Ink-stained tech journalists and CDOs alike often view “we take your privacy very seriously” as the 21st century equivalent of “the check is in the mail.” But Margrethe Vestager, executive vice president for the European Commission (the executive arm of the E.U.), takes data privacy seriously.
Speaking at the International Competition Network conference in Berlin earlier this month, Vestager said “The DMA (Digital Markets Act) will enter into force next spring and we are getting ready for enforcement as soon as the first notifications come in.” The DMA was announced in late 2020 and was set to become law in October of this year, but it appears the timetable is accelerated.
“The DMA targets specifically Big Tech companies,” according to Wikipedia. It intends to “classify certain platforms, according to their number of users, capitalization, market power or turnover, probably including Apple, Google, Facebook and Amazon as 'Gatekeepers' and 'aims at preventing large companies to abuse their market power and to allow smaller and new players to enter the market'.”
This sounds ambitious, but let's recall that the linchpin legislation here is the E.U.'s General Data Protection Regulation (GDPR) and that regulation is a reaction to perceived data privacy transgressions. The GDPR was adopted in 2016 and became enforceable in May of 2018. Violators of the regulation may be fined up to EUR20 million (USD20.8 million), or up to 4% of the annual worldwide turnover of the preceding financial year, whichever is greater.
While headlines related to GDPR judgements typically feature “Gatekeeper” firms, enforcement isn't limited by market cap. For example, in September 2019 an unnamed Belgian retailer was fined EUR10,000 for “demanding an electronic identity card to create a customer loyalty card.”
The E.U. and countries within it have consistently sought and won fines from large tech corporations for violations of users' privacy, and penalties are ramping up. In January, French regulators fined Google and Facebook over EUR200 million (USD226 million).
GDPR enforcement isn't limited by market cap
Reaction from the tech giants as published by the BBC was predictable. “Google, which was fined 150m euros, said: 'People trust us to respect their right to privacy and keep them safe. We understand our responsibility to protect that trust and are committing to further changes and active work with the CNIL in [the] light of this decision.'
"Facebook, now owned by Meta, said it was 'reviewing' the decision to fine it EUR60 million euros. 'Our cookie consent controls provide people with greater control over their data, including a new settings menu on Facebook and Instagram, where people can revisit and manage their decisions at any time, and we continue to develop and improve these controls,' it said.”
Digital sovereignty affirmations
Meta has hinted that it may curtail services in the EU zone. “In a 10-K annual filing with the U.S. Securities and Exchange Commission, the company warned investors that failure of the U.S. and E.U. to reach a new agreement on data transfers could result in Meta deciding to shut down its core operations in the region,” said an article on Fortune.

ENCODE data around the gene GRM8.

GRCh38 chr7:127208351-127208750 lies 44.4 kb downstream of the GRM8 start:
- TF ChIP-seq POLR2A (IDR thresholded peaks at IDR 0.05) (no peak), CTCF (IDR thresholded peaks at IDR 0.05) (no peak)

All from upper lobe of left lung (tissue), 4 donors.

Is this a passive-aggressive broadside against E.U. measures to protect users' data privacy? Regardless, a pair of European officials felt a response was warranted.
"'After being hacked, I've lived without Facebook and Twitter for four years, and life has been fantastic,' German Economy Minister Robert Habeck said at a press conference in Paris,” read a report on Business Insider.
Are EU regulators fighting a rear-guard action?
French Finance Minister Bruno Le Maire, who spoke alongside Habeck, said: “I can confirm that life is very good without Facebook and that we would live very well without Facebook...digital giants must understand that the European continent will resist and affirm its sovereignty.”
It's fine for European ministers to conduct their business without a specific platform, but there's a lesson here for all CDOs. What level of data privacy are you expected to provide for your users?
As is typical with tech products, the answer is on a case-by-case basis. But when The Facebook was cooked up in a Harvard dorm room back in the 90s, run-ins with European commissions weren't considered a problem. Now we have regulators fighting what many privacy advocates might term a rear-guard action.
The bottom line: CDOs need to be aware that E.U. regulations make privacy strategies essential for firms that deal with E.U. citizens. After all, no one wants to be the next unnamed Belgian retailer.
Stefan Hammond is a contributing editor to CDOTrends. Best practices, the IOT, payment gateways, robotics and the ongoing battle against cyberpirates pique his interest. You can reach him at [email protected].
Image credit: iStockphoto/Oleksandr Shchus